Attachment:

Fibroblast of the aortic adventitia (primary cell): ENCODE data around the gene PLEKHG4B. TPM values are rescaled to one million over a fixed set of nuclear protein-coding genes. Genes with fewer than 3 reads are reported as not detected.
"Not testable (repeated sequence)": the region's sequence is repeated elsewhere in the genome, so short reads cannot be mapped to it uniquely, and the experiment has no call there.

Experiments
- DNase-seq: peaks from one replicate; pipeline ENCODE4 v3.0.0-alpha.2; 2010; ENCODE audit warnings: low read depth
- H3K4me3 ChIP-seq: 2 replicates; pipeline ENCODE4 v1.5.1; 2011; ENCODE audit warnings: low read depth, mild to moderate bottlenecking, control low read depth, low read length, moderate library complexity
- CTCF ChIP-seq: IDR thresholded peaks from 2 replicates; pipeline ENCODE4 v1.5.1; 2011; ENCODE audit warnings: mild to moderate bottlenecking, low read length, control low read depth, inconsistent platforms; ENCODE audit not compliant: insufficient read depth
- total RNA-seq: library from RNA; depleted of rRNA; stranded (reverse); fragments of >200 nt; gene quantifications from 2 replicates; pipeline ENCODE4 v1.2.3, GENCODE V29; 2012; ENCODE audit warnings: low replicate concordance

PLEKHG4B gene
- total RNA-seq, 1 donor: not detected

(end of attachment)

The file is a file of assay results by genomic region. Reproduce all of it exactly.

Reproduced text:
Fibroblast of the aortic adventitia (primary cell): ENCODE data around the gene PLEKHG4B. TPM values are rescaled to one million over a fixed set of nuclear protein-coding genes. Genes with fewer than 3 reads are reported as not detected.
"Not testable (repeated sequence)": the region's sequence is repeated elsewhere in the genome, so short reads cannot be mapped to it uniquely, and the experiment has no call there.

Experiments
- DNase-seq: peaks from one replicate; pipeline ENCODE4 v3.0.0-alpha.2; 2010; ENCODE audit warnings: low read depth
- H3K4me3 ChIP-seq: 2 replicates; pipeline ENCODE4 v1.5.1; 2011; ENCODE audit warnings: low read depth, mild to moderate bottlenecking, control low read depth, low read length, moderate library complexity
- CTCF ChIP-seq: IDR thresholded peaks from 2 replicates; pipeline ENCODE4 v1.5.1; 2011; ENCODE audit warnings: mild to moderate bottlenecking, low read length, control low read depth, inconsistent platforms; ENCODE audit not compliant: insufficient read depth
- total RNA-seq: library from RNA; depleted of rRNA; stranded (reverse); fragments of >200 nt; gene quantifications from 2 replicates; pipeline ENCODE4 v1.2.3, GENCODE V29; 2012; ENCODE audit warnings: low replicate concordance

PLEKHG4B gene
- total RNA-seq, 1 donor: not detected